When it comes to the ultimate Hollywood physique many contenders have come and gone. In the Eighties, bigger was better, and Stallone and Schwarzenegger’s uber-muscled action heroes were all the rage.
In the Nineties and Aughts, Matthew McConaughey’s beach-bum six pack appeal made him a star. Then the likes of Channing Tatum and Zac Efron took over with bodies that didn’t just look like they’d been chiselled out of mahogany, they could also bust a move or two on a dance floor.
All of which was… great.
But when it comes to real, bona fide movie muscle there’s only one contender. From the Nineties hedonism of Snatch and Kalifornia to topless scenes some twenty years later in the likes of Fury, Brad Pitt is a man dedicated to looking his best on screen, despite nearing 60.
As Pitt himself joked in his 2020 Golden Globes’s speech for best supporting actor for Once Upon a Time in Hollywood (in which he of course appears shirtless): “Let’s be honest, it was a difficult part: a guy who gets high, takes his shirt off, and doesn’t get on with his wife.”
But while Pit’s shredded Fight Club torso is credited with spawning a million gym memberships, it’s the 2004 historical epic, Troy that saw Pitt pack on the most muscle of his career, to take on the role of Achilles.
Playing a literal soldier of mythical proportions, it was obvious Pitt needed to get into the shape of his life. Enter Duffy Gaver, the no-nonsense former Navy Seal turned celebrity PT and author, who has worked with everyone from Chris Pratt to Tobey Maguire.
“Somebody said, ‘Hey Brad needs a trainer’, so I got put in touch with him through his people. We met and were off to the races,” Gaver explains over the phone, the shrug almost audible in his voice. Having faced war zones, Gaver wasn’t exactly awed by Pitt’s star wattage.
“I don’t think too much about that stuff,” he says. “He’s just a guy. I’d have the same conversations with him that I have with everybody: ‘You’re at point A, I have the map to get us to point B, but how much do you want it?’”
Plan Of Attack
In order to play Achilles, Gaver knew that Pitt would have to pack on muscle (“Brad’s never had a problem leaning out, but the uphill battle was about putting size on him,” he says). Before taking the role, Pitt had dropped weight for a project than never started production, but he promised director Wolfgang Petersen that he’d bulk up to mythical proportions. He had six months.
Putting on muscle didn’t just mean getting as big as possible. It was vital to both Gaver and Pitt that his Achilles took cues from real-life warriors of the period.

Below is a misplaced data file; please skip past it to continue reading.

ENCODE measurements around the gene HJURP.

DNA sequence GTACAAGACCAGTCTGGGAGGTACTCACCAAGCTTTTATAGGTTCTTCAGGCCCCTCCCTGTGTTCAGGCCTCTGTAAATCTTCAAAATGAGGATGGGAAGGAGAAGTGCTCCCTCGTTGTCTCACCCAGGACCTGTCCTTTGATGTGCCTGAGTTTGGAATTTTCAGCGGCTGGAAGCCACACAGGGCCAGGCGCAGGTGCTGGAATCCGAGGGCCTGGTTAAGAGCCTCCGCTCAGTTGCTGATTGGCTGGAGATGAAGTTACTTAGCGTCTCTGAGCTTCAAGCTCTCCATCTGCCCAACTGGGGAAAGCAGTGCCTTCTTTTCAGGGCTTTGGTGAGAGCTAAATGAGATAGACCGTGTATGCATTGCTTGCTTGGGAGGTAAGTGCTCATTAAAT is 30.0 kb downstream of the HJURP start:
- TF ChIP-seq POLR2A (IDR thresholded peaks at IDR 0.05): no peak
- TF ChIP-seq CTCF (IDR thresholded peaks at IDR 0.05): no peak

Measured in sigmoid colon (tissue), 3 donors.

“We talked about what is good aesthetically on the male body,” says Gaver. “If you look at Roman-Greco wrestlers they don’t go to the gym, they just do their job but they happen to look amazing. You don’t want the audience to go ‘Wow, I bet he benches a lot’. That doesn’t have anything to do with the film.”
Specifically, they wanted to avoid building an overly large chest. Not only would overdoing Pitt’s chest make his shoulders and arms look smaller, Gaver argued that Roman-Greco wrestlers had smaller chests, but a powerful back and arms, with most of their power coming from their posterior chain.
“Unless you’re in the NFL and need to carry more weight, there isn’t a lot of athleticism that comes out of a big chest,” he says.
The focus was put on building a solid back through a lot of pull-downs and dumbbell rows (amongst many other exercises). By the time Pitt and Gaver were filming on location in Malta, Pitt was completing dumbbell rows with 40 to 45 kilogram (about 88 to 99 pound) weights.
“If you really want to build a good physique, my take is you need a good thick back, decent shoulders and decent arms,” Gaver says. “And then you can worry about leaning out.”
As might be expected from a former Navy Seal, Gaver favours a no bullshit, no frills approach to training. Put the work in, he argues, and results will come. It’s that simple.
“The fitness industry tries to make it seem complicated. Like ‘I have the answer and the other guy doesn’t.’ It’s a lie,” he enthuses. “If I say ‘Eat donuts or eat chicken’ what are you supposed to do? If I say ‘Train or take fucking five days off in a row’ do you sit on your ass or train?”
Straight away, Pitt endeared himself to Gaver. Instead of complaining after a difficult set, he doubled down, demonstrating his determination to the process.
“A lot of people say they want to be in shape, but it’s just bar-talk. The outcome is what you make of it,” says Gaver. “Early on, Brad had done a really hard set and I think ‘I hate you’ came out of his mouth. I said ‘Look, discomfort is where all the change takes place.’ He went over to get a grease pencil and he wrote that in big foot-high letters across the mirror. I thought, ‘He’s in’.”
Feeding an Army
As with any bulk up plan, nutrition was key. And unfortunately, there are no shortcuts here, either.